Some Practical Advice ...for the teacher (if this material is being used with a class in a language lab) It is preferable to let each student work at his or her own pace, using the pause button when necessary, redoing an exercise that was particularly difÞcult, taking the time that he or she needs to do the pre-listening exercises, etc. Be sure that your students are given all the practical advice above (pages VII-VIII) that is pertinent to their situation. What is the role of the teacher when using a method that can also be used for self-study, with a complete answer key and clear explanations formulated on the worksheet? Here are my suggestions, based on 15 years of experience: • Give a one-minute introduction, including a remark on the connection between what was done the previous class and what you will work on now. • Offer one or more students an individual evaluation of their pronunciation (completely separate from the recorded exercises). You can easily do this during the class while the other students work independently. I have the student being evaluated read a text with lots of dialogue while I Þll in a detailed evaluation grid. A student who has been made aware of his or her weak points and strong points (not to be forgotten!) will work in a more efÞcient and motivated manner. You can offer to do another evaluation at the end of the semester. • Make sure that each student has understood how to use the material correctly and check to see that they all repeat (Aloud! Not just in their heads! And not with their whispering voice!). • Give your students as much feedback as possible on their pronunciation. I Þnd that students are quite good at imitating a model, but often they do not trust their own judgement, so conÞrmation from the teacher that they are indeed reproducing the model correctly is very beneÞcial. • Do the last exercise (Sentences for practice) together, headphones off, seated in a circle or around a table if possible. No matter how varied the voices and the exercises, students generally appreciate switching to a face-to-face mode of working and getting some direct feedback from a real ßesh and blood teacher! • When all twenty lessons cannot be used, the teacher is the one who will make the important decision as to which subset of lessons will be used.


tra

Written exercise ck

3

Listening exercise Pay particular attention Speaking exercise Cross-reference

4 min 31 s.

Cross-reference for written answer key Counter number corresponding to the beginning of the second or third part of an exercise.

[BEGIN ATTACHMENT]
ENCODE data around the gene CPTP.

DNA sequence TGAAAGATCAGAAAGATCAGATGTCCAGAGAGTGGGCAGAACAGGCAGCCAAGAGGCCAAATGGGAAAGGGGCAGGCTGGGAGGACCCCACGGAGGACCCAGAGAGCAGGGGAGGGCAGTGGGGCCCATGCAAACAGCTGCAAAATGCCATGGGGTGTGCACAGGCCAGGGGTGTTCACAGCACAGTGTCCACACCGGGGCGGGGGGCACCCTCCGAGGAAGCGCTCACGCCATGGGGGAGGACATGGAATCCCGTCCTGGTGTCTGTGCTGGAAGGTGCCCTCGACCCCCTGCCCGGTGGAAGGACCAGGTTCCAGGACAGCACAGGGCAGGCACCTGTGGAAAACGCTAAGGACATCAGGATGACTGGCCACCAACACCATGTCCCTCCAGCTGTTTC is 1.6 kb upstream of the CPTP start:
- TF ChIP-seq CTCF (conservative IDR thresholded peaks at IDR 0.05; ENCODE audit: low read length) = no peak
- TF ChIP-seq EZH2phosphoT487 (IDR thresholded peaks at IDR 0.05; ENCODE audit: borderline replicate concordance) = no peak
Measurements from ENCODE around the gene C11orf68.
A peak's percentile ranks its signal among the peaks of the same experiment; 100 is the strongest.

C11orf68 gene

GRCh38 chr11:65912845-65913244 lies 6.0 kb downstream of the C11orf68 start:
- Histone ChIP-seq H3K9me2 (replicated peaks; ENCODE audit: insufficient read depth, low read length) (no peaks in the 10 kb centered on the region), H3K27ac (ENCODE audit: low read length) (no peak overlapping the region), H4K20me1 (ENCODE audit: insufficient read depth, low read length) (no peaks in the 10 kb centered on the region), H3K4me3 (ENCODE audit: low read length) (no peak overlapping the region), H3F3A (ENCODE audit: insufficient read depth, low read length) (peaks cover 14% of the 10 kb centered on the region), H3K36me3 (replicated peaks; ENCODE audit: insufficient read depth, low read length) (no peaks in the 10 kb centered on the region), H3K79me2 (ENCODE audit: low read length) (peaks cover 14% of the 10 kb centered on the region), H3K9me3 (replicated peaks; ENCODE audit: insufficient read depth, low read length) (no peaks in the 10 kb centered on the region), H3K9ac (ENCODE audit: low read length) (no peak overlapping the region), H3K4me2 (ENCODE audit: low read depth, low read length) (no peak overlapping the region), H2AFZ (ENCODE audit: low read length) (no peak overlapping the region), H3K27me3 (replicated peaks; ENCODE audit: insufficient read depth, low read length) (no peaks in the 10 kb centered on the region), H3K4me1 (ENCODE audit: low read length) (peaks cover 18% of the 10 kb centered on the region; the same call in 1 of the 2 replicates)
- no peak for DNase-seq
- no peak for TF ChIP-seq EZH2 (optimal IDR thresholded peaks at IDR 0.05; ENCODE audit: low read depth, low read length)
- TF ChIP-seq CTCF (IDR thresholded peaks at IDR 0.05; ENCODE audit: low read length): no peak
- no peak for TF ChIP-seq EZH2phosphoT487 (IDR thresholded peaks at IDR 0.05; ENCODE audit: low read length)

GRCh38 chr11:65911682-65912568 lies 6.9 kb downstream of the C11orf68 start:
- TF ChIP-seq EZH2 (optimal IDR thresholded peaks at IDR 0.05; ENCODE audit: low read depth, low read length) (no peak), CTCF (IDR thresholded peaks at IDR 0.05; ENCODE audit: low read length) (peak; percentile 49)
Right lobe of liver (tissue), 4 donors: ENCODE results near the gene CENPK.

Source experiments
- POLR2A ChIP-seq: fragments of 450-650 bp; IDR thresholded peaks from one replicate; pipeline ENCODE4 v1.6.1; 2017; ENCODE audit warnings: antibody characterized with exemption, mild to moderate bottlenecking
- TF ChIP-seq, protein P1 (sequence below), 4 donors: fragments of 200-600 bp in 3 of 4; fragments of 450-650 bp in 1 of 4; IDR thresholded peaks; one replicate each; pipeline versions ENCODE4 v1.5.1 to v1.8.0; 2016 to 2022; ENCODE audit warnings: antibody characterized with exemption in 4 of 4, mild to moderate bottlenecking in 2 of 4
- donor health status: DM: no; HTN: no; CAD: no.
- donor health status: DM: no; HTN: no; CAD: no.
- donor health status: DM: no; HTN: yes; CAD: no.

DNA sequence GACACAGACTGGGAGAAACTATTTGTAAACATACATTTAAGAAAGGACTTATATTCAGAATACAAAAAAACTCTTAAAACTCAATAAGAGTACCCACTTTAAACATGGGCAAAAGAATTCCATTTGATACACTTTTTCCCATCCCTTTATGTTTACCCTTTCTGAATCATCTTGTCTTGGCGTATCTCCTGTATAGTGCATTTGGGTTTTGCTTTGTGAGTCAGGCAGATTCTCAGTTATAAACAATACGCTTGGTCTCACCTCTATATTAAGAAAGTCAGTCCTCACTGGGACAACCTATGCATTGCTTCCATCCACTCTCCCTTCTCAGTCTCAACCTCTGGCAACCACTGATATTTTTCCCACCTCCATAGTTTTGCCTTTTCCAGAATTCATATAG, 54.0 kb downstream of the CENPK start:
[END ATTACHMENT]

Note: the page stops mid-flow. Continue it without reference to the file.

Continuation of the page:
SBE Standard British English GA General American (standard American English) BROSA Basic Rule of Stress Assignment


Contents Part 1. Rhythm and Reduction in Unstressed Syllables

......................1

Lesson 1. RHYTHM AND REDUCTION IN UNSTRESSED SYLLABLES: WEAK FORMS OF GRAMMATICAL WORDS – PART 1 . . . . . . 3 1. Weak forms of grammatical words . . . . . . . . . . . . . . . . . . . . . . . . . . . . . . . . . . . . . . . . . . . . . . . . . . . . . .3 2. The perfectly regular rhythm of nursery rhymes . . . . . . . . . . . . . . . . . . . . . . . . . . . . . . . . . . . . . . . . . . . .4 3. Rhythm groups and weak forms in the noun phrase: first build-up . . . . . . . . . . . . . . . . . . . . . . . . . . . . .5 4. Rhythm groups and weak forms in the noun phrase: second build-up . . . . . . . . . . . . . . . . . . . . . . . . . . .6 5. Sentences for practice

+ Basic work on intonation

. . . . . . . . . . . . . . . . . . . . . . . . . . . . . . . . . . . . . . . .7

6. Review of phonemic symbols for vowels and basic articulatory features . . . . . . . . . . . . . . . . . . . . . . . . . .8

Lesson 2. RHYTHM AND REDUCTION IN UNSTRESSED SYLLABLES: WEAK FORMS OF GRAMMATICAL WORDS – PART 2 . . . . . 13 1. Rhythm groups and weak forms in the verb phrase . . . . . . . . . . . . . . . . . . . . . . . . . . . . . . . . . . . . . . . .13 2. Building up a sentence with a noun or a pronoun as subject . . . . . . . . . . . . . . . . . . . . . . . . . . . . . . . . .14 3. Catch-that-word 1: understanding the combination of two successive weak forms . . . . . . . . . . . . . . . .15 4. Catch-that-word 2: schwa elision . . . . . . . . . . . . . . . . . . . . . . . . . . . . . . . . . . . . . . . . . . . . . . . . . . . . . .16 5. Sentences for practice

+ Basic work on intonation

. . . . . . . . . . . . . . . . . . . . . . . . . . . . . . . . . . . . . . .16

Lesson 3. RHYTHM AND REDUCTION IN UNSTRESSED SYLLABLES: REDUCTION IN LEXICAL WORDS . . . . . . . . . . . . . . . . . . 17 1. Frequent reduction of vowels in the last (unstressed) syllable . . . . . . . . . . . . . . . . . . . . . . . . . . . . . . . . .17 2. Catch-that-word 3: understanding a weak form linked to the preceding word . . . . . . . . . . . . . . . . . . . .18 3. Catch-that-word 4: hearing the auxiliary . . . . . . . . . . . . . . . . . . . . . . . . . . . . . . . . . . . . . . . . . . . . . . . . .19 4. Catch-that-word 5: present or past (-ed) form? . . . . . . . . . . . . . . . . . . . . . . . . . . . . . . . . . . . . . . . . . . .20 5. Sentences for practice

+ Basic work on intonation

. . . . . . . . . . . . . . . . . . . . . . . . . . . . . . . . . . . . . . .20